> 1) The lack of completion of prescriptive measures to guide non-professional
> users of this code. For example, where in the code does it provide
> prescriptive tables for the design of headers.
> 2) A non-engineered prescriptive measure in the code should allow for the
> minimum standards of safety that are equivalent to or exceed an engineered
> solution. The current provisions of Conventional framing provide a much
> reduced minimum standard for building products produced under this code
> provision. This will equate, not in life safety issues, but real economic
> concerns as the cost of repair exceeds those of damaged engineered products.
> Jay, I am not trying to sell engineering over prescriptive measures, but am
> trying to assure that the provisions that the non-professional follows is
> equivalent to an engineered solution and provides enough information to
> adequately build the structure and minimize the chance of structural failure
> or unreasonable potential repair costs.
> One issue that the code creators did not contend with is the lack of
> disclosure provisions that educate the potential home-buyer as to the level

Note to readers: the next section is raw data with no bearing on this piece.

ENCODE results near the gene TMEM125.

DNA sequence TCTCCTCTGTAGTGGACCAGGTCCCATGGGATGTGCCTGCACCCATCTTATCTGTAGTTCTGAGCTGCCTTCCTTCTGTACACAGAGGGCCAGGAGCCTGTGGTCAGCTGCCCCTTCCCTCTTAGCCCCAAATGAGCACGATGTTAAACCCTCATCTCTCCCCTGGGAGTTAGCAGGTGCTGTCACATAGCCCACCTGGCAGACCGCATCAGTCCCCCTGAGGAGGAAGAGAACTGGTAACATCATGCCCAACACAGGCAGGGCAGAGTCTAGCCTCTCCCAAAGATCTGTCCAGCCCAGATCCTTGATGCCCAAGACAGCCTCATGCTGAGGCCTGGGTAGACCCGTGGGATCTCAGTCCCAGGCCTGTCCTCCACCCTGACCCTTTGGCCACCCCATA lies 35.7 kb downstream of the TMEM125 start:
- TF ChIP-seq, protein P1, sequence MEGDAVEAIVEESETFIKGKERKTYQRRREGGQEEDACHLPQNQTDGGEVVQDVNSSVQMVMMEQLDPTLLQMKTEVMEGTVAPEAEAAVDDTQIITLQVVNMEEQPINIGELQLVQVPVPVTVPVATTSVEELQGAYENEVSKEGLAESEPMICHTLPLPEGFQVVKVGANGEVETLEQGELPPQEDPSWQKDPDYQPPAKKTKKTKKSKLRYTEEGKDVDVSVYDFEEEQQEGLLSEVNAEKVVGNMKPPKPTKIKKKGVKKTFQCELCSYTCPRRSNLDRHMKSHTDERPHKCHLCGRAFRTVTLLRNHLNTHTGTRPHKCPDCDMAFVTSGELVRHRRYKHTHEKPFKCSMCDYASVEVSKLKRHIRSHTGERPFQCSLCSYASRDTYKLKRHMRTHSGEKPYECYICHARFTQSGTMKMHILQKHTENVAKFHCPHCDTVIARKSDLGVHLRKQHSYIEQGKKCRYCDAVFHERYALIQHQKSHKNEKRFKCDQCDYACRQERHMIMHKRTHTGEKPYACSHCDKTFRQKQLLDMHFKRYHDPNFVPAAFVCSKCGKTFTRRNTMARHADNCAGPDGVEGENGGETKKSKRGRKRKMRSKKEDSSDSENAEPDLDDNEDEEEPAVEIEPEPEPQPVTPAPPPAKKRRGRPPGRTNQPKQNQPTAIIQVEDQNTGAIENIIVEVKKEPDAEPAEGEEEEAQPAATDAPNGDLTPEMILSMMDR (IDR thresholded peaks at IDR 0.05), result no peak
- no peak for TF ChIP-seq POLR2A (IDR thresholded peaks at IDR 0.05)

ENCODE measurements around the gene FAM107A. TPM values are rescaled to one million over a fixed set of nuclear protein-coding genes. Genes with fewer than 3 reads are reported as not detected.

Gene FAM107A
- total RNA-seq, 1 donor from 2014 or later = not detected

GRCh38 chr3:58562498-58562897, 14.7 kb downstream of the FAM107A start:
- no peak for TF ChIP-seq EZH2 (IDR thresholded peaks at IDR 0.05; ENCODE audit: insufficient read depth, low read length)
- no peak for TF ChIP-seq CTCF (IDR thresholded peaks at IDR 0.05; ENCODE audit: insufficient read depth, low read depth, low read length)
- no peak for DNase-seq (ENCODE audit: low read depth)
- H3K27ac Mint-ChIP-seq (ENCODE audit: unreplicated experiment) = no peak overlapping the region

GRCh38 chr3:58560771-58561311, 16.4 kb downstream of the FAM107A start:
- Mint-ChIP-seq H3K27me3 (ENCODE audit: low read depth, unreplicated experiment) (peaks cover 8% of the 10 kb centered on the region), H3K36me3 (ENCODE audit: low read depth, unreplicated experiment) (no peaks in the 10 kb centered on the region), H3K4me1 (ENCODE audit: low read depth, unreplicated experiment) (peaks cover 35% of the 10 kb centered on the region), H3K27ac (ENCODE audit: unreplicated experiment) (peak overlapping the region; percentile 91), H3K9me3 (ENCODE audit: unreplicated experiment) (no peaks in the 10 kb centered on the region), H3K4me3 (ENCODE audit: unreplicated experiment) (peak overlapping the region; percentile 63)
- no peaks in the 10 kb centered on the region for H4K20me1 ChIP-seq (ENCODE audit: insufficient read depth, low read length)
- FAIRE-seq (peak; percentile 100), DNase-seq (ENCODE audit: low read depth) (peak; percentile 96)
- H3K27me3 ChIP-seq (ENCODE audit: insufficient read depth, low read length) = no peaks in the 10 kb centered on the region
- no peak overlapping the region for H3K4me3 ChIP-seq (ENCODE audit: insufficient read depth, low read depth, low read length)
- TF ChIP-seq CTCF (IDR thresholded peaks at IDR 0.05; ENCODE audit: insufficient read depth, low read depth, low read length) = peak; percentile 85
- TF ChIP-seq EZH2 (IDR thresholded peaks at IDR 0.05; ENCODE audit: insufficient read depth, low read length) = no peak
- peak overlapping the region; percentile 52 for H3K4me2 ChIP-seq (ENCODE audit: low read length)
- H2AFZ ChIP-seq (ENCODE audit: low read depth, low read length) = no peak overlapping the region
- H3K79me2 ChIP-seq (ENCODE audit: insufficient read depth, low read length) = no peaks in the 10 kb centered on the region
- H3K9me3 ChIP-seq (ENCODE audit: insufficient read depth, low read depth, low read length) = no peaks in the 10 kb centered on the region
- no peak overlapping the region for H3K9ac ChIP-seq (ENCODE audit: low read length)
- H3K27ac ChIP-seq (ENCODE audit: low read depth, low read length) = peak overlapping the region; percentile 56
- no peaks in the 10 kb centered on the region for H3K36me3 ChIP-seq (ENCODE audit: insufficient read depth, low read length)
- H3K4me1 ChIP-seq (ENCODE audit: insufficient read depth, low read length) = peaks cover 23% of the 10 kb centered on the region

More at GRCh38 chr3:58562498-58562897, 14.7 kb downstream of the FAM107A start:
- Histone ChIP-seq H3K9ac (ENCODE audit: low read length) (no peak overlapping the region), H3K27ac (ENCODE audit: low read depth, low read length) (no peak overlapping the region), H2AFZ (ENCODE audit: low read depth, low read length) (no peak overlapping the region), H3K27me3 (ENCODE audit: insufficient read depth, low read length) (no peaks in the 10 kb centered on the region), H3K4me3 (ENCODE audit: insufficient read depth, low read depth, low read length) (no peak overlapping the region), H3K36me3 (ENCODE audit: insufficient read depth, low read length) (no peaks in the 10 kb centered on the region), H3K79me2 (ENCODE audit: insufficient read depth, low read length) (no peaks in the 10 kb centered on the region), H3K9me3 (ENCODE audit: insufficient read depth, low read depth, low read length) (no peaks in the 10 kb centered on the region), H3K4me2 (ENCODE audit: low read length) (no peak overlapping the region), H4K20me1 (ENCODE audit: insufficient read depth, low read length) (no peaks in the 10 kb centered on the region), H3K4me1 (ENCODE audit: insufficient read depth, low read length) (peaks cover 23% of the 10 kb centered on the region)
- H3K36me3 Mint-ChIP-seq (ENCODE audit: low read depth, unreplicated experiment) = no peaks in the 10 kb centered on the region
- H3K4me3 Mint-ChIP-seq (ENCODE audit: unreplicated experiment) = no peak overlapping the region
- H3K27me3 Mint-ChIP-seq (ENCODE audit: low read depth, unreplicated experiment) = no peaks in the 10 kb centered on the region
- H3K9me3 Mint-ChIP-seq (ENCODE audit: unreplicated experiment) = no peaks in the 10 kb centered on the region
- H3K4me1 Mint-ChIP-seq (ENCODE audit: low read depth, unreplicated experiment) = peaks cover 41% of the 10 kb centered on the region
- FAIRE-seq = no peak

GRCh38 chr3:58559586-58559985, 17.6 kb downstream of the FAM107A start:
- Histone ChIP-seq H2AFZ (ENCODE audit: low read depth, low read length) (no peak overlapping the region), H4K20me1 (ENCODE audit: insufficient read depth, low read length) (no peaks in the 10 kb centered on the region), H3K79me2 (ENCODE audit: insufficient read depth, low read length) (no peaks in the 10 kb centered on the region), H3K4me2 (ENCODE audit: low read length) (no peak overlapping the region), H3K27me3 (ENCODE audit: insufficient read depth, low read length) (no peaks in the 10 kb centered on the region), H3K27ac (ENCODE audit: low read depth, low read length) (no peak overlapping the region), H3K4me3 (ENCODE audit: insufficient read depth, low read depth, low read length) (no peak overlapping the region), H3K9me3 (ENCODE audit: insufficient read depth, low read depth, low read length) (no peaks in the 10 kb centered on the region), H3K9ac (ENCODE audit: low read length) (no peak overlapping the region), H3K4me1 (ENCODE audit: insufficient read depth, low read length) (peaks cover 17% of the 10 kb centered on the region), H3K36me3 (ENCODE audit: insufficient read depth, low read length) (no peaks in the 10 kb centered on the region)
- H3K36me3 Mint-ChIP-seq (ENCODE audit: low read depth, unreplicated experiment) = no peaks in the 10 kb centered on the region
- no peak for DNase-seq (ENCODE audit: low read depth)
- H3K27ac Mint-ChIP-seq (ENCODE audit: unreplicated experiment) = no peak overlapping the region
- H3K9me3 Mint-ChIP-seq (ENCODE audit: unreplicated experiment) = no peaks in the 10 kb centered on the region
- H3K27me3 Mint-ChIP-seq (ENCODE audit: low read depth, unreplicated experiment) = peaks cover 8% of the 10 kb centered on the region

> of performance that the home was designed for. I live in the Palm Springs
> California area and specialize in residential construction. Many homes in my
> neighborhood are constructed by developers who follow Conventional framing
> standards to maximize their profits. They market their homes in the same
> price range as comparably sized engineered homes, but lack the holddowns,
> anchor bolts, and shear resisting elements required by engineered standards.
> Considering the floor plans are equivalent (there are only a number of plans
> that can be constructed on a 50' x 100' lot) the engineered product with a
> base shear in seismic zone 4 equivalent to 0.133Wd compared to a wind load
> based upon a wind force of a 70 mph wind with Exposure C will require a
> greater number of holddowns and greater shear resistance at interior braced
> panels than those following Conventional Framing Provisions.